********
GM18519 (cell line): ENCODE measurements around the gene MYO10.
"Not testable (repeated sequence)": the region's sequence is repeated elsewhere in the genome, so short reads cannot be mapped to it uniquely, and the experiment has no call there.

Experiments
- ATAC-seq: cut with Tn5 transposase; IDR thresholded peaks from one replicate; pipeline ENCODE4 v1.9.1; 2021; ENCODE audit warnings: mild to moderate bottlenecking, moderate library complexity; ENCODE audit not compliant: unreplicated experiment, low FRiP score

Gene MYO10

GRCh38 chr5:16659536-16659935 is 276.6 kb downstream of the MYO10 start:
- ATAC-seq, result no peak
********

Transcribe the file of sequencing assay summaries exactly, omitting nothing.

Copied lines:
GM18519 (cell line): ENCODE measurements around the gene MYO10.
"Not testable (repeated sequence)": the region's sequence is repeated elsewhere in the genome, so short reads cannot be mapped to it uniquely, and the experiment has no call there.

Experiments
- ATAC-seq: cut with Tn5 transposase; IDR thresholded peaks from one replicate; pipeline ENCODE4 v1.9.1; 2021; ENCODE audit warnings: mild to moderate bottlenecking, moderate library complexity; ENCODE audit not compliant: unreplicated experiment, low FRiP score

Gene MYO10

GRCh38 chr5:16659536-16659935 is 276.6 kb downstream of the MYO10 start:
- ATAC-seq, result no peak